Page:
UPDATE: Gaggan permanently closed its doors on 25 August 2019.
I don’t remember when I first heard about Gaggan. I asked Ren and she doesn’t really know either, though she thinks it may have been when she first saw the list of The World’s 50 Best Restaurants.
That must have been a few years years ago when the list’s top spots were occupied by mainstays like elBulli, The Fat Duck, Noma, and El Celler de Can Roca. What stood out about Gaggan was that it was the only Indian restaurant on that list. An Indian fine dining restaurant, known for its molecular gastronomy techniques, in Bangkok of all places. I had never heard of Indian fine dining before let alone Indian molecular gastronomy. This restaurant was different, and clearly, it was special.
We knew it was only a matter of time before we’d find ourselves in Bangkok again, and when that trip happened, we promised to treat ourselves to a meal at Gaggan. And here we are.
Save This on Pinterest!
No time to read this now? Click on the red save button and pin it for later!
What is Gaggan?
Gaggan is a restaurant in Bangkok, Thailand named after owner and executive chef, Gaggan Anand. Chef Anand was born in Kolkata, India and became the first chef of Indian descent to intern for Ferran Adrià of elBulli fame. Like his mentor, Chef Anand’s uses molecular gastronomy techniques in the preparation and presentation of his food.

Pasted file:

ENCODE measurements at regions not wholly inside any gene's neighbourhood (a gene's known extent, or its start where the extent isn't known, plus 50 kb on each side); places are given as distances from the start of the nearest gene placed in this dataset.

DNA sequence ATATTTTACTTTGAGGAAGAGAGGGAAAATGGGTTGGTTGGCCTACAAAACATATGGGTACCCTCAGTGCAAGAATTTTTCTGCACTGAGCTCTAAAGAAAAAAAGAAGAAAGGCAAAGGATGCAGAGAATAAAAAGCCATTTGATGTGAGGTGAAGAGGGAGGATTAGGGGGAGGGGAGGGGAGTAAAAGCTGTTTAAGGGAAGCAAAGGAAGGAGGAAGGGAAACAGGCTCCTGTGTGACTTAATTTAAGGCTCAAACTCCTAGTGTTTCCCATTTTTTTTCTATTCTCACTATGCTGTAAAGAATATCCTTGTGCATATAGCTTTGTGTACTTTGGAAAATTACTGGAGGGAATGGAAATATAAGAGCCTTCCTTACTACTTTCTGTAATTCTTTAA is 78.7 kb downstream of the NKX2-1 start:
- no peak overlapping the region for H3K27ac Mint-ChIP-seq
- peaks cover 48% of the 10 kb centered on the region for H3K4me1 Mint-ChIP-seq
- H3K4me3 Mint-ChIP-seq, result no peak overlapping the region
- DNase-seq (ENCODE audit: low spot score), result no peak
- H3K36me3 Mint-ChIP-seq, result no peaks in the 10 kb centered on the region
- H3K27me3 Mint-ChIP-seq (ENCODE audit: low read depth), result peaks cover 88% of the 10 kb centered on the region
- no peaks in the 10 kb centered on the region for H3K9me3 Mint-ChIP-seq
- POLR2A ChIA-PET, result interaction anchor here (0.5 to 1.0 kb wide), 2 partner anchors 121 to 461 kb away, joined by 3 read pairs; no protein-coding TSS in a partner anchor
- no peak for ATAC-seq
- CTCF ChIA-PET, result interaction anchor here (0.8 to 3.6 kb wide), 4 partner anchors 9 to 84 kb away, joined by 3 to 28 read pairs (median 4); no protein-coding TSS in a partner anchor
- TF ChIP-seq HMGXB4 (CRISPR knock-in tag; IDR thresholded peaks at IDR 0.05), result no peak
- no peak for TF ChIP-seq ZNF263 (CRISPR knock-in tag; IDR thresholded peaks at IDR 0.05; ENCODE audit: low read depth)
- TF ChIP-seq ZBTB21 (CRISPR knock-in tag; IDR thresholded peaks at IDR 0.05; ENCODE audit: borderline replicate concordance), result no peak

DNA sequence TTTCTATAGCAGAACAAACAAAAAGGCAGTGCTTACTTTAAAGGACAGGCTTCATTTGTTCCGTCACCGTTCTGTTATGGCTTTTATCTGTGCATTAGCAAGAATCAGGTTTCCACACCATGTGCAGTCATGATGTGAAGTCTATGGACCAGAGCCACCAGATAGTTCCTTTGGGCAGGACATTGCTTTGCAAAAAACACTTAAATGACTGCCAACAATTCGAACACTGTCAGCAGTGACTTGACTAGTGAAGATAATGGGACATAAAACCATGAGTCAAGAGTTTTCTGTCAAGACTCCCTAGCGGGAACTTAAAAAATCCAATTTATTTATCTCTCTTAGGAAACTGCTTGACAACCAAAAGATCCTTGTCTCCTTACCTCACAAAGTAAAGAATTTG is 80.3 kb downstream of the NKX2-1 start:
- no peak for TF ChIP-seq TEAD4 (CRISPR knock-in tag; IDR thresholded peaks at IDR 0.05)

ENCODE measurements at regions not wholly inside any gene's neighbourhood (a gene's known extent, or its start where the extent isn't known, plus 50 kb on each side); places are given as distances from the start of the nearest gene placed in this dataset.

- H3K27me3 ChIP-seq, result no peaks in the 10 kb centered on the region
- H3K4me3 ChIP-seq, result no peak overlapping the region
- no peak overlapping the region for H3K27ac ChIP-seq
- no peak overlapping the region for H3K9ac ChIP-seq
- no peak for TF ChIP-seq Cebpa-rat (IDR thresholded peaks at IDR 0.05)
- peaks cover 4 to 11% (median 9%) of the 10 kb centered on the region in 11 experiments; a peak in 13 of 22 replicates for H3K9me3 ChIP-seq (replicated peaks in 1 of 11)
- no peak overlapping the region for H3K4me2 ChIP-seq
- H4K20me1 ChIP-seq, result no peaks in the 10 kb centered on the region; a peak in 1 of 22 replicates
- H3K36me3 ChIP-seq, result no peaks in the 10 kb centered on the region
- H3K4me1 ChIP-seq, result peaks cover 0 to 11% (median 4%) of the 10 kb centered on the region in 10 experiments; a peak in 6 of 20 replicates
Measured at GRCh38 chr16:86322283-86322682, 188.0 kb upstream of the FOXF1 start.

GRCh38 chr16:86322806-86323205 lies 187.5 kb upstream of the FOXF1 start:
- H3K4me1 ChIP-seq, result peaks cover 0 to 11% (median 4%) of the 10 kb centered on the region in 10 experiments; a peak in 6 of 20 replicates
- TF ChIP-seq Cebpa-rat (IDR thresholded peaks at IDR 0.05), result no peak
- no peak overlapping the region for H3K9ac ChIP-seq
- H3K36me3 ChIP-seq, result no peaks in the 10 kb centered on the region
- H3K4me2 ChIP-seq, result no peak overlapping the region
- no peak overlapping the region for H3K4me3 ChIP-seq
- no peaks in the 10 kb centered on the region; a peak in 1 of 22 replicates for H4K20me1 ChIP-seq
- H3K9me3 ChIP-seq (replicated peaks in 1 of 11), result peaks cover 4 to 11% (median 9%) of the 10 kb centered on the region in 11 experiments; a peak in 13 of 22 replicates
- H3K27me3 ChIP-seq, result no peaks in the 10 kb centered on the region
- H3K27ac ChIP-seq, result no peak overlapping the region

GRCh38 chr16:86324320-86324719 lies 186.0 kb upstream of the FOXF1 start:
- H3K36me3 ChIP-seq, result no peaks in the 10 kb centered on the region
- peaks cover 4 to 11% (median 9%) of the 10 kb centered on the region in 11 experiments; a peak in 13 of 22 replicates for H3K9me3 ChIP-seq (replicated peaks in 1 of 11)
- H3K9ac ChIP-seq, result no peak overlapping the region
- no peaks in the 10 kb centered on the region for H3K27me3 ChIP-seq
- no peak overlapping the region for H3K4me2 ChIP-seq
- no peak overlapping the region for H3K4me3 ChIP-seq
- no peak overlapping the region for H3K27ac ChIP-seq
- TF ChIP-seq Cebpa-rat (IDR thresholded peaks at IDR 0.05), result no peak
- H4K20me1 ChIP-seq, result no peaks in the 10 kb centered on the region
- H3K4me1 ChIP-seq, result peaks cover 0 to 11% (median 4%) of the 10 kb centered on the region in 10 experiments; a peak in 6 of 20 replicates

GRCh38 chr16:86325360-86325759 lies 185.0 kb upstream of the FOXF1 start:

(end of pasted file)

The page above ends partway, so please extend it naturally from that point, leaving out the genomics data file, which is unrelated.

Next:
After living and working in Bangkok since 2007, he opened Gaggan in 2010 in the hopes of elevating Indian cuisine to the same fine dining levels seen by other styles of cuisine like French and Japanese. He’s taken the culinary world by storm, making the list of The World’s 50 Best Restaurants every year from 2014-2018. Gaggan received its highest spot to date in 2018, ranking as the 5th best restaurant in the world and the very best in Asia. It remains the only Indian restaurant to ever rank in the top 50.
To top it off, Gaggan received two stars in the inaugural edition of the Bangkok Michelin Guide. Eight years young and Gaggan’s star continues to rise.
In spite of the restaurant’s success, Chef Anand has announced he’ll be closing Gaggan in 2020 to open a 10-seater weekend-only restaurant in Fukuoka, Japan. It’s for this reason why we wanted to experience Gaggan as soon as possible. It will only get more popular as 2020 draws near, so you may want to book a table now while you still can.
Gaggan is located in a former 19th century townhouse. It’s in a beautiful space, which is refreshingly much more relaxed than you’d expect a place of this caliber to be. The restaurant is divided into several small enclosed dining rooms spread out over two floors.
This is bar none the best table in the house. Located on an interior balcony on the second floor is this open kitchen space under a sloped glass ceiling. It seats 14 diners in a U-shaped pattern so you can watch the chefs prepare every course. This is where you want to be.
I don’t know what I did in a former life to be seated here, right at the center of the Chef’s Table. We had the best seats in the house. I guess it has something to do with the fact that I made our reservations over five months in advance. I’m not sure if you can request to be seated at this table, so I suggest making reservations as early as possible. Like any hot restaurant, Gaggan is booked several months in advance so planning ahead of time is a must.